Detroit movie still
During the 1967 race riots in Detroit, a police raid at the Algiers Motel results in the deaths of three African American men. Night watchman Melvin Dismukes (John Boyega) gets caught up in the escalating violence during a brutal interrogation led by a racist police officer (Will Poulter) that ends in tragedy.

A striking dramatization blended with graphic newsreel footage makes this
an absorbing and, at times, harrowing experience. Director Kathryn Bigelow and writer Mark Boal, the team responsible for "The Hurt Locker" and "Zero Dark Thirty", deliver another award-worthy contender. Like their previous efforts, this is a war movie. The difference is that this film is deeply rooted in the United States. Many scenes, especially during the brutality at the motel, are difficult to watch but impossible to turn away from. While the interrogation and the resulting court trial go on too long, the length is necessary for full impact. Many facts are known from eyewitness accounts, but fiction fills in the blanks for a lasting impression. An outstanding ensemble cast inhabits this powerful film. John Boyega ("Star Wars: The Force Awakens") is intense as real-life night watchman Melvin Dismukes. But if anyone steals the spotlight it's Will Poulter ("The Revenant") as a stone-cold, emotionless racist cop. His performance could land him a Best Supporting Actor nomination. Also notable are Algee Smith ("Earth to Echo") as an aspiring singer in the R&B group "The Dramatics", whose life begins to crumble during the riots, and Anthony Mackie (Falcon in the Marvel Cinematic Universe) as a burnt-out war vet. Kaitlyn Dever (Eve Baxter in TV's"Last Man Standing") and Hannah Murray (Gilly in "Game of Thrones") portray the two young white girls looking to party at the Algiers who end up with a frightening experience. The music and James Newton Howard's score are pure 60s with a Motown beat. The Roots and singer Bilal provide the soulful song "It Ain't Fair". Much to the credit of Bigelow and Boal, this engrossing depiction is truly relevant today and should never be forgotten. "Detroit" deserves to be a driving force during awards season. (4 CAMS)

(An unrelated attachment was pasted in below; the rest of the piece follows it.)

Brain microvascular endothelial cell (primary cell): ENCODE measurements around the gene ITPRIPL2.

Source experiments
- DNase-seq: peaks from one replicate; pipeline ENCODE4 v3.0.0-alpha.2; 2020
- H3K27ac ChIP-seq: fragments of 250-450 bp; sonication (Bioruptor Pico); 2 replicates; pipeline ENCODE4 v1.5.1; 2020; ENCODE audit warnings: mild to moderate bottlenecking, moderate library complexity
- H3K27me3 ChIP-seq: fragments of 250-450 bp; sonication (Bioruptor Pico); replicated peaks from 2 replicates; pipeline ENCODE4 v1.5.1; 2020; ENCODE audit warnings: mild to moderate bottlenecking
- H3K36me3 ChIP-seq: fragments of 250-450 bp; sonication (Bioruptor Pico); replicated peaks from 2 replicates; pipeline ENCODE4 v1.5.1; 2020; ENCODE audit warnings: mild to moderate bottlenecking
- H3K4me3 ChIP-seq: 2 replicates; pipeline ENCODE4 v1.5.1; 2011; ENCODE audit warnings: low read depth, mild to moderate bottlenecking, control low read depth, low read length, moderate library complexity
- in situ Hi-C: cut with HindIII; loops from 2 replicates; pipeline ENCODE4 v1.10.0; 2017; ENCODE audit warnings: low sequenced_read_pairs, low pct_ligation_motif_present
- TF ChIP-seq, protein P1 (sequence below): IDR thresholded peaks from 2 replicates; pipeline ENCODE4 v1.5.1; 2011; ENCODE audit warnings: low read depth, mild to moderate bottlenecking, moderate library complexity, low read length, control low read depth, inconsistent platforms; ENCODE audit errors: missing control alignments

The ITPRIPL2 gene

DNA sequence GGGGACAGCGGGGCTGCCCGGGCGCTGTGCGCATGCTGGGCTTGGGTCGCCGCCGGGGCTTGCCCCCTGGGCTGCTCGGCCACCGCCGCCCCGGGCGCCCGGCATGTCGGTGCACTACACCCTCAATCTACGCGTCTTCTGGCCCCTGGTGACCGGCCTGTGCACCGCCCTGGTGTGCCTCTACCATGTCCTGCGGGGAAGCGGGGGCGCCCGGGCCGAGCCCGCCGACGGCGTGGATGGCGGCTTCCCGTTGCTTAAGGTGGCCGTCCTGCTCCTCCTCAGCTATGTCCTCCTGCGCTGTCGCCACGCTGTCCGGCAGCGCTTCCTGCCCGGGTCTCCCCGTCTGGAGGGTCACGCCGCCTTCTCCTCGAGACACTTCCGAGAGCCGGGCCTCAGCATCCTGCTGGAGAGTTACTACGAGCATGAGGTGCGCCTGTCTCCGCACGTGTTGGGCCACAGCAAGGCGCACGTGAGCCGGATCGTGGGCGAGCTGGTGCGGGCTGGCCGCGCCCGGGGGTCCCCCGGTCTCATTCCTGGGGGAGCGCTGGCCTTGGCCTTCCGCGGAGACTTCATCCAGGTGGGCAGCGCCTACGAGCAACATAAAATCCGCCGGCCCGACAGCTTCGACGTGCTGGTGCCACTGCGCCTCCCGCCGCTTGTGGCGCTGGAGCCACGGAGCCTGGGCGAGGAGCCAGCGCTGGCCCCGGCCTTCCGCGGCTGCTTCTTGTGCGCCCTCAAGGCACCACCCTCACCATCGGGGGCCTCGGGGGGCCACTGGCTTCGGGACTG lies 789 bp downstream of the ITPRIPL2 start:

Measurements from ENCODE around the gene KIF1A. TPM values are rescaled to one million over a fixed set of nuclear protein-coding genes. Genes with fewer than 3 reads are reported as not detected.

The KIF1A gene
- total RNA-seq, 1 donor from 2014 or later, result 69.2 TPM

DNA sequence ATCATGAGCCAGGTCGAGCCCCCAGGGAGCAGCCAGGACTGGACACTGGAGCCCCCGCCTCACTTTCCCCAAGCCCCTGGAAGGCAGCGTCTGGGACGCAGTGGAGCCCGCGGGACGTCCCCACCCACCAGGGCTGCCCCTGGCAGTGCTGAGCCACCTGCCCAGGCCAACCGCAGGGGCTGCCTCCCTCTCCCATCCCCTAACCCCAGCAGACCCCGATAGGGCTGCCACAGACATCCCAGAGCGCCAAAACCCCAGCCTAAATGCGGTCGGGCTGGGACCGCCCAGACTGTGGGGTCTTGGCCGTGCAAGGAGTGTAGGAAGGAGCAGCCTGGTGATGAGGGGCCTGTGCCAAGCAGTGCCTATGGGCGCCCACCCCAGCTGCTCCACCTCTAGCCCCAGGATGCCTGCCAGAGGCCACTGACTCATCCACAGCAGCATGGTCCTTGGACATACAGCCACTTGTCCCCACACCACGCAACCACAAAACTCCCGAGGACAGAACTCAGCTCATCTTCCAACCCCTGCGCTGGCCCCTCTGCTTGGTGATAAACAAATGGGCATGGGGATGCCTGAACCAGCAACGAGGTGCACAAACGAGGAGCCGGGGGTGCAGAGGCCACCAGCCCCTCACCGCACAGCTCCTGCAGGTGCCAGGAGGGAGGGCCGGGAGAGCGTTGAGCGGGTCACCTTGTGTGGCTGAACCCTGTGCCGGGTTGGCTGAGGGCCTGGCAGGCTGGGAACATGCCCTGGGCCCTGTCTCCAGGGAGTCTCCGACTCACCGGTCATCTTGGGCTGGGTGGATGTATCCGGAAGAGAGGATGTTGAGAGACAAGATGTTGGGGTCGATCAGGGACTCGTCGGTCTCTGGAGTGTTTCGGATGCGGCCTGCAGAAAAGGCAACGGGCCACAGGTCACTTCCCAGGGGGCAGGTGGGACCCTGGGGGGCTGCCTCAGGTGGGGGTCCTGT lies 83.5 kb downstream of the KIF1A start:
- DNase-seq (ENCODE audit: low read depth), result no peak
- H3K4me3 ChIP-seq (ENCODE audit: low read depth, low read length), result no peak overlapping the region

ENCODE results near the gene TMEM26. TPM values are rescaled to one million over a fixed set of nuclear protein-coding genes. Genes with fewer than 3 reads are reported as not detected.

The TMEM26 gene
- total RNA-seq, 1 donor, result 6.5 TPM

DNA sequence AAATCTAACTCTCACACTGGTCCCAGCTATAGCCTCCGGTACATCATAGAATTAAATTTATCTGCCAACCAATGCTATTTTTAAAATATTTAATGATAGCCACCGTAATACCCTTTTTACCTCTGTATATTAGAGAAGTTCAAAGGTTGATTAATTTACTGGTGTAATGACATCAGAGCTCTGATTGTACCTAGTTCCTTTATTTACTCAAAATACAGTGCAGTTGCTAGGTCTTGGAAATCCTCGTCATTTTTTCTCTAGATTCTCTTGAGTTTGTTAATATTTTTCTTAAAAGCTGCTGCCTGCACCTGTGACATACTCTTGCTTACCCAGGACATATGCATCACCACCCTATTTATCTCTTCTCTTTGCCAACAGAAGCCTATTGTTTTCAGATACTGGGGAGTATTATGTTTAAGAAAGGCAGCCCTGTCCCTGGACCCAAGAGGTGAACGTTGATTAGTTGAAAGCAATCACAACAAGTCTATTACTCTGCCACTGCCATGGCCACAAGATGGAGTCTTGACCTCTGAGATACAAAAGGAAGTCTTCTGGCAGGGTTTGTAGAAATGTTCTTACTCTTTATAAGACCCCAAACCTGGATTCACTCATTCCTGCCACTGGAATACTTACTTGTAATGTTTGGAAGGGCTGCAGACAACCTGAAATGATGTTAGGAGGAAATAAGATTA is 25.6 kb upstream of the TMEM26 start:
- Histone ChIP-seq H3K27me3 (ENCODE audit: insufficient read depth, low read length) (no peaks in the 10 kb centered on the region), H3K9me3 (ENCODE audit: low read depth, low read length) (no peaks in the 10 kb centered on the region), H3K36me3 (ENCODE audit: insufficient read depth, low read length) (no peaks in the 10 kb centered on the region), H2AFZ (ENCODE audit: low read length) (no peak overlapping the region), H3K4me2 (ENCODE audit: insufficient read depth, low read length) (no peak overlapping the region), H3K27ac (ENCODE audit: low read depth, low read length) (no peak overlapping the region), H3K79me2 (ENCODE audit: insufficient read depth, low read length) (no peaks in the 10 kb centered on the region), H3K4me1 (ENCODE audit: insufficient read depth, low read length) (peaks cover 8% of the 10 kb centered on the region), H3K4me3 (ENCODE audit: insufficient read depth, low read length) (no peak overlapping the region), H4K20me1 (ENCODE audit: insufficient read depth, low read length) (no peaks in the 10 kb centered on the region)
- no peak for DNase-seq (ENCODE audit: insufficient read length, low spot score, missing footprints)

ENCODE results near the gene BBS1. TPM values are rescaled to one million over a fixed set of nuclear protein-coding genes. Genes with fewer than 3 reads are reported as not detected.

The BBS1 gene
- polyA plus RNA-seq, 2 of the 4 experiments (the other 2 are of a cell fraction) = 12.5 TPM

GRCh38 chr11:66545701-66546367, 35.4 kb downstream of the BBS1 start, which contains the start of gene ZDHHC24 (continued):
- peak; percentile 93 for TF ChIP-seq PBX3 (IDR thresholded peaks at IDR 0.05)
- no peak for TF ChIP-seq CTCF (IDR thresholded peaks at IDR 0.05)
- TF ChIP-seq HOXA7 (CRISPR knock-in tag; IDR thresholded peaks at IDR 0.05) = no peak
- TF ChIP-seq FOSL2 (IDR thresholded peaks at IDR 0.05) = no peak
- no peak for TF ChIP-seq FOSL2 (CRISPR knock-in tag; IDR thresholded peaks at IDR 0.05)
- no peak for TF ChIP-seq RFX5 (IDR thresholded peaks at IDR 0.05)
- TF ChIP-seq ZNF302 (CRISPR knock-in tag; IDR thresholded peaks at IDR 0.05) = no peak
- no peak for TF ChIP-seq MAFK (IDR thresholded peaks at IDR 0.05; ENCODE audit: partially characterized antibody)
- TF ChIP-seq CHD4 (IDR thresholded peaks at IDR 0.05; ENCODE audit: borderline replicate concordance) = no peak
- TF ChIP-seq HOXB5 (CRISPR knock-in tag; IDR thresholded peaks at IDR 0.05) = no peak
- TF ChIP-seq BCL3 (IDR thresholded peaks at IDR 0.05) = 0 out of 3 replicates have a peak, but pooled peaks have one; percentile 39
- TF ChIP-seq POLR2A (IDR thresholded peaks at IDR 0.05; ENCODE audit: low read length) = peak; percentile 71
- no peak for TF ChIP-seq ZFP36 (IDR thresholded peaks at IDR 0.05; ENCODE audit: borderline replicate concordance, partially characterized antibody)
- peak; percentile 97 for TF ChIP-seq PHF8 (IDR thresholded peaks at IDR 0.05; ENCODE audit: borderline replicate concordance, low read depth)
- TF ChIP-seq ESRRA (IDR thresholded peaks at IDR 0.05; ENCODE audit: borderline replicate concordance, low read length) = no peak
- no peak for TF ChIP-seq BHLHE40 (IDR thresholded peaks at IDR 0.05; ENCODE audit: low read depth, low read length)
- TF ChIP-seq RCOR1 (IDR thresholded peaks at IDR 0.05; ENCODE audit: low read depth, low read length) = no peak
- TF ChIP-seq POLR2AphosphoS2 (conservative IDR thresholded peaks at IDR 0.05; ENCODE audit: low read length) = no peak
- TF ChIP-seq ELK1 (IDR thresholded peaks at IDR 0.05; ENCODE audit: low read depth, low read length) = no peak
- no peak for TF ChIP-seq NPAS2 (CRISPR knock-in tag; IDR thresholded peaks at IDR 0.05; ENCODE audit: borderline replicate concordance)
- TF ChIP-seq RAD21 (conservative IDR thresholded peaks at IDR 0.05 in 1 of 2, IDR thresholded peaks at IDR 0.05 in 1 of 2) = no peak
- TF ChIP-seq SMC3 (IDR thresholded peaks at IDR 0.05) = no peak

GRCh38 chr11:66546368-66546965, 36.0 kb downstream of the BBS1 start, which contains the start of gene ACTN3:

Rated R (strong violence and pervasive language)
Running Time: 143 minutes

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